Being funded by Medienboard Berlin Brandenburg (MBB) and supported by the Game Design program at HTW Berlin and the DE:HIVE incubator program played a crucial role in the development of my project.
The funding provided by MBB allowed me to work full-time on the project for a duration of 2.5 years. Without their support, it would have been challenging to dedicate the necessary time and resources to bring my vision to life. I am extremely grateful to the people at MBB who believed in my project and made it possible.
The DE:HIVE incubator program was equally instrumental in my development journey. It provided me with a dedicated workspace and an inspiring environment. Being surrounded by other incubator teams, my professors, game design students, created a wonderful working atmosphere, despite the challenges posed by the pandemic. The program offered valuable opportunities for collaboration, mentorship, and feedback that greatly contributed to my project.
Overall, the support from both MBB and the DE:HIVE incubator program was invaluable. They not only provided financial assistance but also created an ecosystem that fostered creativity, learning, and growth. I am grateful for the opportunities and resources they provided, which significantly impacted the success of my project.

Why did you choose to study at HTW Berlin? How did your studies prepare you for the design and development of The Magical Floating Fortress and for founding your own studio?

I was drawn to game design because it offered a unique blend of logic and creativity. After visiting the HTW Berlin for a portfolio consultation, I knew it was the right choice for me. The atmosphere and the emphasis on project-based learning resonated with me, especially after experiencing 12 years of boring memorizing in school. Also, Berlin is a very interesting city!
During my studies and with the guidance of my professors, I acquired a diverse range of knowledge and skills. However, the most invaluable lesson I learned was understanding how systems work. This understanding extends beyond game systems and applies to all aspects of life. I began to perceive my own life and business as intricate systems. By comprehending how these systems work, I gained the ability to manipulate, balance, and adapt them to align with my goals.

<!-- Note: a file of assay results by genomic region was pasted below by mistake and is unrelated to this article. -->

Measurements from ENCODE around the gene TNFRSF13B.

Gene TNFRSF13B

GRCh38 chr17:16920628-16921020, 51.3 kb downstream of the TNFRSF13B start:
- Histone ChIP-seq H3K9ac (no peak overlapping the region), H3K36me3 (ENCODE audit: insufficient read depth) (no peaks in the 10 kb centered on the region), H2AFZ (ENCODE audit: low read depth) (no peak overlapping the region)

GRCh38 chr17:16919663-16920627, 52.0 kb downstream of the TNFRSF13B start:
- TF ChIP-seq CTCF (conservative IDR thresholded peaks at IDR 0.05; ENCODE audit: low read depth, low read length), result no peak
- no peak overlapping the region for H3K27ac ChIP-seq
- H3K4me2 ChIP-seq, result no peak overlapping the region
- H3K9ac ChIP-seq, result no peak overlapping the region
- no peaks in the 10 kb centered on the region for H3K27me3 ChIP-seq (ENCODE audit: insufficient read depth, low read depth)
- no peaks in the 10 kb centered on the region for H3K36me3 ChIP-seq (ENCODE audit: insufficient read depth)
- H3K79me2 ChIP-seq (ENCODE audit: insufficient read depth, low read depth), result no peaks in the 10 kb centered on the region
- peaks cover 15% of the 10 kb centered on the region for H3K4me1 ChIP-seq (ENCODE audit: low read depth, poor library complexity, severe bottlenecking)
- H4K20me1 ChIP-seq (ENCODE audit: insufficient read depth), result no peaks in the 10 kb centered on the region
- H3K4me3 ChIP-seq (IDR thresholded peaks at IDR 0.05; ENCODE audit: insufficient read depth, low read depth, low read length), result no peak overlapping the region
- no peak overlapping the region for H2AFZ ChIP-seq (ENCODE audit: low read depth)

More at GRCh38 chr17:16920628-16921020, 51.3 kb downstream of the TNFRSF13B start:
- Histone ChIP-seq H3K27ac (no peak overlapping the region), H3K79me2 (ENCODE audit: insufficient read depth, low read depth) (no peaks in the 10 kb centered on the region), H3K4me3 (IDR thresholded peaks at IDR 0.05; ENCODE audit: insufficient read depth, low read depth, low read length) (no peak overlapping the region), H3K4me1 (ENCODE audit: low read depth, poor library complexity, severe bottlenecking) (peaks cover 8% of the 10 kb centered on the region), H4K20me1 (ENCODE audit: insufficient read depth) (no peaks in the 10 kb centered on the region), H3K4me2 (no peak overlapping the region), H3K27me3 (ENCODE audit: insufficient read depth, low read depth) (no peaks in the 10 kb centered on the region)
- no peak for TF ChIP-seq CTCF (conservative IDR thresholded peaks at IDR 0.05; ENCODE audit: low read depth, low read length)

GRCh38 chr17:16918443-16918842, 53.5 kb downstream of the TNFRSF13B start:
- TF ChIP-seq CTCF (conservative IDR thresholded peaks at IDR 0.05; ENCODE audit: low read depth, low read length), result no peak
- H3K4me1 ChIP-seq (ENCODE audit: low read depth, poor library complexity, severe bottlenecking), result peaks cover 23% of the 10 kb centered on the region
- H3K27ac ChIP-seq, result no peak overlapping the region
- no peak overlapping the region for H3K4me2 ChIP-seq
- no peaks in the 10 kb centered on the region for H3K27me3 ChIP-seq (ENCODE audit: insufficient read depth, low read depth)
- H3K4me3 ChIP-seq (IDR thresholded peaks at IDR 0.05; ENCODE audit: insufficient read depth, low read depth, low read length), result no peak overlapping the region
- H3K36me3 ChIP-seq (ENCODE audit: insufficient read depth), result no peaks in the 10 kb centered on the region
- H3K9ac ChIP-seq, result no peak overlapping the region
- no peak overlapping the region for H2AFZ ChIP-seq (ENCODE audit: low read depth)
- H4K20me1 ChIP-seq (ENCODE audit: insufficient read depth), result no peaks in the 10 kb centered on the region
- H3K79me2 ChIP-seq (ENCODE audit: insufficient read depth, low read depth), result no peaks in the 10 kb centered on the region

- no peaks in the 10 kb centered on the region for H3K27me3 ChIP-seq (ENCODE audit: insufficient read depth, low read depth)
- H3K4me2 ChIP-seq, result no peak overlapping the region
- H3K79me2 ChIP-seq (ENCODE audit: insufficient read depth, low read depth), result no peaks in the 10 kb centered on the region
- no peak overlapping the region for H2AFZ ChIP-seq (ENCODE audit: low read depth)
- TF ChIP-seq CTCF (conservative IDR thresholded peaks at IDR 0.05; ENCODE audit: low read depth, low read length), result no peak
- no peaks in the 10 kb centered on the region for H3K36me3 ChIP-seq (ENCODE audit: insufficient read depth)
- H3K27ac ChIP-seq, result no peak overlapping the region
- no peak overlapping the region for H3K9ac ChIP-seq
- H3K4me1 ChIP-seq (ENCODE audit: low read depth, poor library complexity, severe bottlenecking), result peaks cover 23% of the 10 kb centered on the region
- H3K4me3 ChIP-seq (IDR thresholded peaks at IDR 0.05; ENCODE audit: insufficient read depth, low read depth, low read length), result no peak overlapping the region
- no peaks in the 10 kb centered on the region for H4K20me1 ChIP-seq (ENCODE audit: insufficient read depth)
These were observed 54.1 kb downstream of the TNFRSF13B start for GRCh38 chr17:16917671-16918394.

Although luck still plays a role, I discovered that I can position myself in these systems to create opportunities for success and luck to come my way. I don’t know if this makes sense. But it worked for me.
The education I received at the Game Design Bachelor at HTW Berlin not only prepared me for the design and development of The Magical Floating Fortress but also equipped me with the mindset necessary to start my own studio. Above all, it instilled the belief that I have the capacity to shape my own path towards success.

What needs to be considered when developing games for children?

I am always searching for the perfect balance between fun and educational value when developing games for children. It's not necessary for every game to be explicitly educational; my focus lies in nurturing a specific mindset that ignites curiosity and encourages joyful exploration.
Moreover, it is crucial to me that the games I create for children are enjoyable for parents as well, or at least don't drive them insane. I design my interactive books to be accessible for children to read and play independently, but they also offer great enjoyment when shared with parents, siblings, or grandparents. I strive to create beautiful family memories, reminiscent of the times when Astrid Lindgren's stories were read to me in the past.
Many parents express concern that after playing certain games, their children struggle to cope with the slower pace of the real world and become overwhelmed. I strongly believe in developing games that do not take advantage of children. Yes, children are drawn to games that bombard them with excessive feedback and overstimulation, but I believe it is very unethical to create such games.